Cut off from the world and brought closer to Beijing’s orbit over the past three years, Hong Kong has discovered that its fortunes are increasingly tied to China.
The city’s stock market, seen as a proxy for China’s economy, has been among the world’s worst performers this year. The rivers of money that flowed into companies, creating new wealth, have slowed to a trickle.
And there’s the nagging sense that the once vibrant international city that staked its reputation on being apart of China has become more like the rest of China.
To counter this sentiment, officials are making a big push for investors abroad, with trips to Europe and the United States. Paul Chan, the city’s finance chief, is visiting Paris and London this week and will then travel to Berlin and Frankfurt before moving on to the United States.
Mr. Chan, however, is in a tight spot.
Hong Kong, a former British colony, owes much of its success as the world’s financial capital to its semiautonomous status under “one country, two systems,” which was promised during the British handover of Hong Kong to China. in 1997. Political accommodation ensured that Hong Kong could exercise a high degree of autonomy over its governance and laws, allowing it to protect rights and freedoms not granted elsewhere in China.
A national security law implemented in 2020 by Beijing in Hong Kong after mass protests undermined this autonomy. Under the broad and vaguely worded law, any politician who was unpatriotic in Beijing was purged or punished by the government. Officials pledged loyalty to the “motherland”; free speech was revoked and dissent was destroyed.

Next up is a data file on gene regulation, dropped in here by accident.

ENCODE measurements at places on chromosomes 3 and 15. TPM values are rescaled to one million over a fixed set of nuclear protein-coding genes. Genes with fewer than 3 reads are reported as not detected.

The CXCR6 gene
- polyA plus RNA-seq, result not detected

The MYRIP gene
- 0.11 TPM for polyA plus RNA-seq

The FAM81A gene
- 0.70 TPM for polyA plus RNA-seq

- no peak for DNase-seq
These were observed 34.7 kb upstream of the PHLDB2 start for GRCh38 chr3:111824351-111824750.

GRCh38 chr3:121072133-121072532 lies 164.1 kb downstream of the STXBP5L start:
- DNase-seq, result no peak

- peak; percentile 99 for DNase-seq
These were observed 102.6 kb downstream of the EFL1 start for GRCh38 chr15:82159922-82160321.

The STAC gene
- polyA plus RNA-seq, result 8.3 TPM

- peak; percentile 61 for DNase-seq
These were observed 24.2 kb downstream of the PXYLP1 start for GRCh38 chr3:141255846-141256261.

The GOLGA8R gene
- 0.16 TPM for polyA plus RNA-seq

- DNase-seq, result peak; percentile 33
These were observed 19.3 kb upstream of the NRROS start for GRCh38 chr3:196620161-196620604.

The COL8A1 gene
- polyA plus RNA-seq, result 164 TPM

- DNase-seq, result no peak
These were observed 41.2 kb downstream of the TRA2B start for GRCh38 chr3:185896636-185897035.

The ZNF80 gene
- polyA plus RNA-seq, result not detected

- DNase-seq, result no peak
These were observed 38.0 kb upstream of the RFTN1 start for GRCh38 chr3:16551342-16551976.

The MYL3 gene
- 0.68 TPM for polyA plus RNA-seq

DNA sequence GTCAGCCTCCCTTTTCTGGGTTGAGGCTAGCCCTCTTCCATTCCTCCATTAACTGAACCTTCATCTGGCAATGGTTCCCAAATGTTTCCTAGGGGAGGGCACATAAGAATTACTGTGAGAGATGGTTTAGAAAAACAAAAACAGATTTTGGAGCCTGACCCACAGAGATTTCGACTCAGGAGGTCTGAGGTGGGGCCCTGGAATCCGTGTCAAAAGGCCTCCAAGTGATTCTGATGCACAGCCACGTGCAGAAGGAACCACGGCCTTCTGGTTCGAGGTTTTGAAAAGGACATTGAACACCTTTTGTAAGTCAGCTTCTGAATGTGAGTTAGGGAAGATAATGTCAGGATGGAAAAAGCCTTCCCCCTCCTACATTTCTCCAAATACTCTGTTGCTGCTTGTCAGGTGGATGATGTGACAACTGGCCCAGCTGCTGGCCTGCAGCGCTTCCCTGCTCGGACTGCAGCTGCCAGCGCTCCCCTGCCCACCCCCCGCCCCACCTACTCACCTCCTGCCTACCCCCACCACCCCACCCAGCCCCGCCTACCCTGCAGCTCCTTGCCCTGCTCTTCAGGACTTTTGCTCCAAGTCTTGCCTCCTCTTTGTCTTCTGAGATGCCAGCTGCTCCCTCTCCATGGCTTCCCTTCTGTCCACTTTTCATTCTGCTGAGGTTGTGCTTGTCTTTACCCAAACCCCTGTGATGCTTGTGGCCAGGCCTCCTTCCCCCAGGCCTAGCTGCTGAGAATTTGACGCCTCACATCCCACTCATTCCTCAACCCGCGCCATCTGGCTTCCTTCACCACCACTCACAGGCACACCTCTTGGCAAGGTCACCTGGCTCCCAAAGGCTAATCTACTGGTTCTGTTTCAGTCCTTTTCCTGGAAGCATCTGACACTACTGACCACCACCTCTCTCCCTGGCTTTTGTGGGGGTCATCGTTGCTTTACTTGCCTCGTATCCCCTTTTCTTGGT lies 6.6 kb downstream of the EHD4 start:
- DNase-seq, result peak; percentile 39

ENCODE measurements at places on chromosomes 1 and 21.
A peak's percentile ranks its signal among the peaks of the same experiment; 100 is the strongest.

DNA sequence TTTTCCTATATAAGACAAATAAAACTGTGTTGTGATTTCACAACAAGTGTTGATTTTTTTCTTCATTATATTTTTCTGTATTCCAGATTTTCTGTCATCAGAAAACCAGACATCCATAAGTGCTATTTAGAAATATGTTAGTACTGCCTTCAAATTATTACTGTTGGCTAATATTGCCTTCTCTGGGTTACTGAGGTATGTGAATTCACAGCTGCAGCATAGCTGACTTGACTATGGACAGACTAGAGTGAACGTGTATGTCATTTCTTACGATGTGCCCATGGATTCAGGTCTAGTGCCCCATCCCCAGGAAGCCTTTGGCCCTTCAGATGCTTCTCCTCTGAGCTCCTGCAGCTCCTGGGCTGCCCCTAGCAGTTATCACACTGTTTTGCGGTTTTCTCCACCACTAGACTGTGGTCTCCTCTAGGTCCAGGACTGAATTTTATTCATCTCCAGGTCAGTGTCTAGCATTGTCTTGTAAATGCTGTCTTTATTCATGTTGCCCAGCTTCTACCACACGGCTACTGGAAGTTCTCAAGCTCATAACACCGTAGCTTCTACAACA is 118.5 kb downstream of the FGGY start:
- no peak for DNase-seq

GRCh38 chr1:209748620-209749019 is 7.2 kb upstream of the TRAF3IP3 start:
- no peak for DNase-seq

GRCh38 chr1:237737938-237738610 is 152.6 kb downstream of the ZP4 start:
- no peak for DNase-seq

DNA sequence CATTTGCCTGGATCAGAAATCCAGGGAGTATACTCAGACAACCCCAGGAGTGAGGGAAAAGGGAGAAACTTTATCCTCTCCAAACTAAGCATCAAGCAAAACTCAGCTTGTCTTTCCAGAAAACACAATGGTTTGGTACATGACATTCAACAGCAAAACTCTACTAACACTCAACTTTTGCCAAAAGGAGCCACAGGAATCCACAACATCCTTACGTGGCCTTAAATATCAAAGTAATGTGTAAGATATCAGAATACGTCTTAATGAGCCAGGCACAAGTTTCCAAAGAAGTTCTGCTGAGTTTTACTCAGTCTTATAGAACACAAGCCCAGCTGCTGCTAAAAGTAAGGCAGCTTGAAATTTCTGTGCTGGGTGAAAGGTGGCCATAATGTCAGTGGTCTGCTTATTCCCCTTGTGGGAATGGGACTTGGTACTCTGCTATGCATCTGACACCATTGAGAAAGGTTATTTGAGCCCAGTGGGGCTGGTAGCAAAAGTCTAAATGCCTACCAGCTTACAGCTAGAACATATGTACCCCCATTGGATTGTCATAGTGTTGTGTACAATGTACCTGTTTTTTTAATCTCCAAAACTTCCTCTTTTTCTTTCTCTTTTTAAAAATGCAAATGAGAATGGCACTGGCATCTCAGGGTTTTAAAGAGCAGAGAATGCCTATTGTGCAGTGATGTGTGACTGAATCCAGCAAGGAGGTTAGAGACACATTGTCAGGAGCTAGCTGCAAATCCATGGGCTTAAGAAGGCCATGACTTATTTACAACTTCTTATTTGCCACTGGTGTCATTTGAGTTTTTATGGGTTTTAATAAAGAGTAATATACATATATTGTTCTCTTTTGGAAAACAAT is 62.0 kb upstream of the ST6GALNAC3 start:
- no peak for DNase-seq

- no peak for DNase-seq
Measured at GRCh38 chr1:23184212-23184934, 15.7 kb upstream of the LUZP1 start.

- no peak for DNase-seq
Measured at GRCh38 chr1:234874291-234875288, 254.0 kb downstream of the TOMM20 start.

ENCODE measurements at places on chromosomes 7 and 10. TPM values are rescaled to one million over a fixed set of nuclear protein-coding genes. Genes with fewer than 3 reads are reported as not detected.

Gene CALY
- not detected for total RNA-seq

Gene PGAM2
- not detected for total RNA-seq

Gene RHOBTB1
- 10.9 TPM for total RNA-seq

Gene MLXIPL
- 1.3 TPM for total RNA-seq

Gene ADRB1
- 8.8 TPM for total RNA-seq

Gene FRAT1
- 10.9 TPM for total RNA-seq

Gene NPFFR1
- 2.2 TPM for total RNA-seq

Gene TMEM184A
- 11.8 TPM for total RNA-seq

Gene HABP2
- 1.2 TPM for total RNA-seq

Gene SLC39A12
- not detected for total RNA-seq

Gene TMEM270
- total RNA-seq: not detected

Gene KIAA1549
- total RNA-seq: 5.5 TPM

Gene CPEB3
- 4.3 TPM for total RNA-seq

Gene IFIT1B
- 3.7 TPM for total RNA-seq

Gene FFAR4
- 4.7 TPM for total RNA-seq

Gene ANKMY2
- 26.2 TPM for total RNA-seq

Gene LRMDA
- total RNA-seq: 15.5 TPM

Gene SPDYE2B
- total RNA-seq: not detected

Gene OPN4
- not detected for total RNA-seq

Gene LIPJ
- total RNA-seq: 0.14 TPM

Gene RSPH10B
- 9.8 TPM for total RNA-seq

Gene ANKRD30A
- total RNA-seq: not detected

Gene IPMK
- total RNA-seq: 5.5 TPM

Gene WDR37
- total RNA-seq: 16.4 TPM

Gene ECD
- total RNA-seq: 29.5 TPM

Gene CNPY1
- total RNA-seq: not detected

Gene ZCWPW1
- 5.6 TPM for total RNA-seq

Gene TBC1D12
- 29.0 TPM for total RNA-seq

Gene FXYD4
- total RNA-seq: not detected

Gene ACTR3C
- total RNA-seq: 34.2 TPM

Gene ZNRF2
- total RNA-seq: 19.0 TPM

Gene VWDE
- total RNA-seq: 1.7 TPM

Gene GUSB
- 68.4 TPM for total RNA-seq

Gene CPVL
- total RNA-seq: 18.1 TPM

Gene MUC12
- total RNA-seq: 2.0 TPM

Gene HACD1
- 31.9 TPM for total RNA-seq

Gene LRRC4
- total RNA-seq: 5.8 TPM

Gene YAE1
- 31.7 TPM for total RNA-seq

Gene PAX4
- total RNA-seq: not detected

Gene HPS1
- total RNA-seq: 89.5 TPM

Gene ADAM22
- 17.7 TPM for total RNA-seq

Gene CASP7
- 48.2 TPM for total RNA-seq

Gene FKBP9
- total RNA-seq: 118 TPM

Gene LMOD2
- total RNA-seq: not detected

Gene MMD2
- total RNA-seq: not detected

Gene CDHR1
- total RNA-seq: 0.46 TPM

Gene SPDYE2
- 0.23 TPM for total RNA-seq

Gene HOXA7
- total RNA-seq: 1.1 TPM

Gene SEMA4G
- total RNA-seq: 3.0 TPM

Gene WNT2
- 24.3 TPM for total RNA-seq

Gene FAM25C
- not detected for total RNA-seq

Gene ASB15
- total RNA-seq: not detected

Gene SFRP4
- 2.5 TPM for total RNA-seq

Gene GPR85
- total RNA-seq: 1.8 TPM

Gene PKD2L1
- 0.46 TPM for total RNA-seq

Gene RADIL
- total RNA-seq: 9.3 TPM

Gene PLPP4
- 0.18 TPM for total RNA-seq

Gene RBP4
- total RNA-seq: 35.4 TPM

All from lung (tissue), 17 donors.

Addressing concerns that Hong Kong is losing its identity, Mr Chan told politicians and business leaders in Paris: “Hong Kong’s single ‘one country, two systems’ is alive and well.”
But Hong Kong’s political changes have heightened tensions and hardened geopolitical lines between China and the West, affecting how Western businesses operate in Hong Kong, including some that have stopped and left .
“It’s pretty clear that Paul Chan and his ilk are trying to toe the line,” said Andrew Collier, managing director of Hong Kong-based research firm Orient Capital. “If you looked at Hong Kong as a safe harbor from mainland politics, that view has changed.”
As many foreign businesses that remained in Hong Kong tried to adapt to the new political environment, they were given reasons for new concerns.